That back and forth motion is supplied by the thermal Brownian motion. That's the big deal.

  19. The OP mentions 40pW. Now a picowatt is really small, but

    1. That is enough power to run a tiny electrical circuit of similar size to the generator circuit. Maybe a sensor or something.
    2. Because this is just electronics plus a graphene fragment, you can probably make a chip with a billion such generating circuits on it.
  20. The animation looks like they need some external force to repeatedly push the blue graphene back and forth. So it seems this mechanical work (supplied by some outside force) is being converted into electrical power. That's also what a piezoelectric crystal does. So it's not surprising, and not new. Maybe their system is a little more efficient than previous systems have been. So maybe that's their contribution.

    However, the article talks about it as if it disproves the assertion of Feynman (and all modern physicists) that you can't get work purely from thermal motion at a single temperature. Disproving that would mean disproving the known laws of thermodynamics and conservation of energy. That seems somewhat … unlikely.

    The article also says 

    The power is not from heat differences as this would violate the second law of thermal dynamics.

    But that's backwards. Getting power from temperature differences is allowed by physics. It's getting power purely from a single temperature that isn't.

    Since the animation and article seem to contradict each other, and since only one of them is consistent with the known laws of physics, I'm guessing that the animation is correct and the claims about contradicting Feynman are incorrect.

  21. Searching the web, I found one person asking if it was a 2nd level perpetual motion machine, but that turned out to be James Bowery, who posts here too, so I'll let him report if any answer turns up.

  22. According to the animation, the battery finishes the cycle with the same charge as what it started with.
    So you could substitute another capacitor for the battery and get your perpetual motion machine.

    "An energy-harvesting circuit based on graphene could be incorporated into a chip to provide clean, limitless, low-voltage power for small devices or sensors,"

    said Paul Thibado, professor of physics and lead researcher in the discovery.

    He then mentions Maxwell's daemon, but I'm not grasping why this circuit gets away with it.

    Worst case scenario, they've accidentally worked out how to make daemons and Arkansas is about to suffer a hellmouth invasion. It's 2020 so there is a 10% chance this is how it goes down.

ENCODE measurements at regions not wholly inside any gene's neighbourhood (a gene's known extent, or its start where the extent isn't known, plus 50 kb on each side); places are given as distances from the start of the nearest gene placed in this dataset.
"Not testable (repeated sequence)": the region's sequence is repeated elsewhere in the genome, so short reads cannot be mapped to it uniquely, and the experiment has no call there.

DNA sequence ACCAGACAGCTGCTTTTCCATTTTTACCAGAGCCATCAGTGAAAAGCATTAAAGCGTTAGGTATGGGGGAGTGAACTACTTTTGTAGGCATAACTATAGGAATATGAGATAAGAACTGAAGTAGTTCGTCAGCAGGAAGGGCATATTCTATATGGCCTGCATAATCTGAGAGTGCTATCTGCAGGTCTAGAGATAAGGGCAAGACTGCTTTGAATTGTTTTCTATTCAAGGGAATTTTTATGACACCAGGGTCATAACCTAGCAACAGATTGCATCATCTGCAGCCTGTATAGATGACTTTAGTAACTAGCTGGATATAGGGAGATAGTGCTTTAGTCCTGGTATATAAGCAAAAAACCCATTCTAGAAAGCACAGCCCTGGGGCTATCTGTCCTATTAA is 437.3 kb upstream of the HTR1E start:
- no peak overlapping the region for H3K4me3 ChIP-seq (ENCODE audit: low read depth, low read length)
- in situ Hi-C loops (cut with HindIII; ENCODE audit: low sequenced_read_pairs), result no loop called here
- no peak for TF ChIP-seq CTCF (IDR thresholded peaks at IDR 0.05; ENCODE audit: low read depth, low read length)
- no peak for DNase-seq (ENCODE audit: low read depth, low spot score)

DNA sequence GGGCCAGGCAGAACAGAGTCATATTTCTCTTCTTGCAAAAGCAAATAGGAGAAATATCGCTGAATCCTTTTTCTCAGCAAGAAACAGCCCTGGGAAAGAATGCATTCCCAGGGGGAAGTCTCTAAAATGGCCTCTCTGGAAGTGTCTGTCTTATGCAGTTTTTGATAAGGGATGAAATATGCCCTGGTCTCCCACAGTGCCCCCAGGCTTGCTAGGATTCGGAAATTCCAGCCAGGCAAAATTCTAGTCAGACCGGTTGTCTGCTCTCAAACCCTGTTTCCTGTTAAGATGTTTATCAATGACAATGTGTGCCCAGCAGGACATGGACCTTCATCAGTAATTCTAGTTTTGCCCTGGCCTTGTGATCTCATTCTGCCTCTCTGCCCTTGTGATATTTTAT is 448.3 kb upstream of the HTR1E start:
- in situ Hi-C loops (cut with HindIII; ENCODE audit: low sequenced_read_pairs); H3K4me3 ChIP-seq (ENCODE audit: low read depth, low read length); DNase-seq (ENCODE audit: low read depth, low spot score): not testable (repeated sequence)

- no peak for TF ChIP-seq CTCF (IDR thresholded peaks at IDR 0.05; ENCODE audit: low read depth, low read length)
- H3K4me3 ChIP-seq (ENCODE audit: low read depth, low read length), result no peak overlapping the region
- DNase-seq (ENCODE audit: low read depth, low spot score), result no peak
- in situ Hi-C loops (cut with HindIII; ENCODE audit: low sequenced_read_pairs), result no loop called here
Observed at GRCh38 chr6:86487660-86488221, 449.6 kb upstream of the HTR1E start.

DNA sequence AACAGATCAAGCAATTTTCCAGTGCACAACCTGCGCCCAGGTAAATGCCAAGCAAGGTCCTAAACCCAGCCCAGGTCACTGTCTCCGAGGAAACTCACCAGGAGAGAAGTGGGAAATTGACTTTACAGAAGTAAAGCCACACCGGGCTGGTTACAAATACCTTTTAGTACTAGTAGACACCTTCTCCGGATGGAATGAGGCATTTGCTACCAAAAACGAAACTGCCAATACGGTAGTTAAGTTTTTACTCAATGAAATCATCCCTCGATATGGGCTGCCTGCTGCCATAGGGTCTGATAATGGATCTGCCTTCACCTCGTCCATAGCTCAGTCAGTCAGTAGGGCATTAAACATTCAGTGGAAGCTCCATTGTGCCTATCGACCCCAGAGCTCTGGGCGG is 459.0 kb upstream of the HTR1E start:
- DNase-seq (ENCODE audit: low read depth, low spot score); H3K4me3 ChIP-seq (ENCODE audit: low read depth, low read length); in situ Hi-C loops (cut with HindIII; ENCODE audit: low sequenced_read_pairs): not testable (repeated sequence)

23. Perpetual motion machine of the second kind produces
    work from a single heat source – and that seems to be the case here. You cannot do that, cause it violates the second law of thermodynamics.

  24. It is not really a perpetual motion machine. Brownian motion is a thermal effect from liquid or gas-phase collisions of molecules with the graphene or intrinsic movement of the carbon nuclei in the graphene if the system is in a vacuum at room temp . It wouldn't work at low (cryogenic) temperatures. This is more like a thermoelectric heat pump, on a micro scale.

  25. Let me see if I understand their little animation… The graphene sheet and metal plate form a capacitor, which is governed by C = q/V = εA/d. When the graphene sheet bends closer to the electrode (smaller d), the capacitance C is increased, so to maintain the same voltage V, it has to draw in charge q from the battery (which is probably just a pre-charged capacitor) through the left circuit.

    When the graphene bends away, the capacitance is decreased, so charge has to flow out, recharging the battery. But this can only happen through the right circuit (because of the diodes), so it also charges the main capacitor. The next cycle this repeats again, and the diodes make sure that the main capacitor doesn't discharge. Finally, they flip the switch to discharge the main capacitor via the work load.

    If the main capacitor and diodes weren't there, this would just be an oscillator, transferring charge back and forth between the battery and graphene, with no work being done (neglecting heat dissipation through the wires). But to charge the main capacitor requires extra work. That comes from the graphene bending away against the electrical field when it's charged. So we have heat -> Brownian motion -> mechanical work against an electric field -> electric energy.

    With the voltage in place, I expect the Brownian motion will be attenuated. The electric energy comes at the cost of this mechanical energy. That may also be a useful effect when Brownian motion is unwanted.